A Fire Sale without Fire: An Explanation of Labor-Intensive FDI in China
Massachusetts Institute of Technology (MIT) - Sloan School of Management
City University of Hong Kong (CityUHK) - Department of Economics & Finance
University of Hong Kong - Faculty of Business and Economics
Lingnan University - Department of Economics
August 1, 2008
MIT Sloan Research Paper No. 4713-08
Using a large firm-level panel dataset from the Chinese National Bureau of Statistics, we examine the effect of financial distortions on FDI inflows in China's labor-intensive industries. Following Whited and Wu (2006), we estimate the investment Euler equation and construct a financing constraint index for each firm. We find that among domestic firms, the financing constraint index is highest for private firms and lowest for state-owned firms. This finding is consistent with the political pecking order hypothesis that states that there is a severe lending bias in China's financial system against private firms in favor of state-owned enterprises. Then we estimate a probit model of joint-venture decisions by private firms. We show that firms with greater financing constraints are more likely to be acquired and controlled by foreign firms. We interpret this evidence to be consistent with the fire-sale hypothesis that states that private firms relinquish their equity and control to foreign investors in order to raise financing for growth. We find that those firms in the top 25 percent of the most financing constraints could have avoided losing 31.5 percent of the equity share to foreigners had they faced the same favorable financing constraints as a typical firm in Zhejiang Province.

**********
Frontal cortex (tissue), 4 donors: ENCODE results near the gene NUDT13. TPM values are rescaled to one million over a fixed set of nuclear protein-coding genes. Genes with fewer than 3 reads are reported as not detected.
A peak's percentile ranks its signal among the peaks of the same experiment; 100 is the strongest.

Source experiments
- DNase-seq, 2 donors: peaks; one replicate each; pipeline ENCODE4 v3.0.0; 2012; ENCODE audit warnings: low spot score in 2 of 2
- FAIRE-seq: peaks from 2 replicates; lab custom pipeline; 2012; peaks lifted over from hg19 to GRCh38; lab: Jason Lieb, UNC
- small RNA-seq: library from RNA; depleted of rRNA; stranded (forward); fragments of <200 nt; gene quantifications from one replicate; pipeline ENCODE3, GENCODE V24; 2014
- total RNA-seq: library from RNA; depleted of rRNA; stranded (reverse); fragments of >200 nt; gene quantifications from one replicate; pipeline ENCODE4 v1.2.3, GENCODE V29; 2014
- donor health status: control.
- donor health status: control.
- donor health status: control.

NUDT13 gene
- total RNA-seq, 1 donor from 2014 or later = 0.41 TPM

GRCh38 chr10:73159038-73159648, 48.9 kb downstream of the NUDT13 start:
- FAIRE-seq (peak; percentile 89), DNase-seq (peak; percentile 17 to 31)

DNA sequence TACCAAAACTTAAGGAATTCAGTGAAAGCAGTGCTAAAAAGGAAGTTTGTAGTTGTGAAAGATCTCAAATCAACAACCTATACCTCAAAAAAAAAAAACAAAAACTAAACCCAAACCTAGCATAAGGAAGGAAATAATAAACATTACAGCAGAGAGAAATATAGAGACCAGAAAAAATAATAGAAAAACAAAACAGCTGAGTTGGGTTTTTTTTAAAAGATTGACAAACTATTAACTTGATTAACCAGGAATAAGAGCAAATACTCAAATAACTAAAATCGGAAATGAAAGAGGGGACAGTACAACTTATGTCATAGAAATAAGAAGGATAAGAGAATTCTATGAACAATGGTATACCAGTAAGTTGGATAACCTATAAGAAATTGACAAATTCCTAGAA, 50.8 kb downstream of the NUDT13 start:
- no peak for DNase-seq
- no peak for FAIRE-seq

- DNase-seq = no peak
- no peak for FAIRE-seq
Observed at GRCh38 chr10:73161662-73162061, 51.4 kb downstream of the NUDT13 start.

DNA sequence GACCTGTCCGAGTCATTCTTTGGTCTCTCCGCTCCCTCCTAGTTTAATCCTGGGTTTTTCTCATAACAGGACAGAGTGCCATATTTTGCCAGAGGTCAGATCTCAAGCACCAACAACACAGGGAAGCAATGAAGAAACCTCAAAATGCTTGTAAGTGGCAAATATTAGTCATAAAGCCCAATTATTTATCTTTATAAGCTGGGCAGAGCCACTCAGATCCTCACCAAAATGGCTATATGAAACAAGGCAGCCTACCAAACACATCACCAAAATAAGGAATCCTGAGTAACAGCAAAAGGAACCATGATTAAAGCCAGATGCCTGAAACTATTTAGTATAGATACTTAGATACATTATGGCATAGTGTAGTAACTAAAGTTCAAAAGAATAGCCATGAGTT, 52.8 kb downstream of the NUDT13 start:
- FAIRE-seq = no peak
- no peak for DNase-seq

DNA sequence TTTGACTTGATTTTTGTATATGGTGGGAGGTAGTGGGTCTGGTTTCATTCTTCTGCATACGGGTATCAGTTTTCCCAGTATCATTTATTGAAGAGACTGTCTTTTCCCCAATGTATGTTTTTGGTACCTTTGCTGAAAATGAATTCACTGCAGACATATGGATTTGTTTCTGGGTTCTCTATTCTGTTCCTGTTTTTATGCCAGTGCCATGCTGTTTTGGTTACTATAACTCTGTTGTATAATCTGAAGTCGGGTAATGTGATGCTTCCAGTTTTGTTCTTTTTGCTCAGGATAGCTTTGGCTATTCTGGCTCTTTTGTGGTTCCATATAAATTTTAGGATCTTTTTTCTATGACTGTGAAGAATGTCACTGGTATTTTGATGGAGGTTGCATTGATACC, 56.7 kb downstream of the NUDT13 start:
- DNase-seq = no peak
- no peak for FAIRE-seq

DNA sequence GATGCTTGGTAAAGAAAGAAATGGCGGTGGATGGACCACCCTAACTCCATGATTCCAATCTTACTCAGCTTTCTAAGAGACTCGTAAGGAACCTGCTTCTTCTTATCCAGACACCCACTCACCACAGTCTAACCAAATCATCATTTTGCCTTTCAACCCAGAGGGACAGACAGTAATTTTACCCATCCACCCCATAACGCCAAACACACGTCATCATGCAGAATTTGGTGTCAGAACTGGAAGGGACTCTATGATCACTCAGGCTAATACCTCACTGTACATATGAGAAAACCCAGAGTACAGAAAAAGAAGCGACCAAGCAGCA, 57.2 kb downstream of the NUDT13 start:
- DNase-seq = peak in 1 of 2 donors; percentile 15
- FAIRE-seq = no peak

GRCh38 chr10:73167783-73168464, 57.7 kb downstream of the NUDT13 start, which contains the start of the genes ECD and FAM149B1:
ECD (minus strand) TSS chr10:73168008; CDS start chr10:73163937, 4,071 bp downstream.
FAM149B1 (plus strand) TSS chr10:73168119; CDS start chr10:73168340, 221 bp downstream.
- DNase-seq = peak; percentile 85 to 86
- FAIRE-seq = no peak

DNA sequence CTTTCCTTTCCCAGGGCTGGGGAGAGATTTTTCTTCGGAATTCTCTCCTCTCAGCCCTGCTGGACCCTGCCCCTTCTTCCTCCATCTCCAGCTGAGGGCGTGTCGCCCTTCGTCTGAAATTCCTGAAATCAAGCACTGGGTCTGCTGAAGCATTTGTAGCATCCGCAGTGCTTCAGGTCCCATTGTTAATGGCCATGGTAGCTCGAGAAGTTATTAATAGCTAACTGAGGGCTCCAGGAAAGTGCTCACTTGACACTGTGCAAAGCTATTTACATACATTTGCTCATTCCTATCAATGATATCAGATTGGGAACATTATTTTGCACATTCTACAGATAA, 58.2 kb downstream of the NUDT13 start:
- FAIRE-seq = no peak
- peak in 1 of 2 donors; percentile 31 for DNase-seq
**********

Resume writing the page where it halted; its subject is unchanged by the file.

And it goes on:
Number of Pages in PDF File: 35
Keywords: FDI, China, Fire Sale
JEL Classification: F21, L14, O53working papers series
Date posted: September 8, 2008
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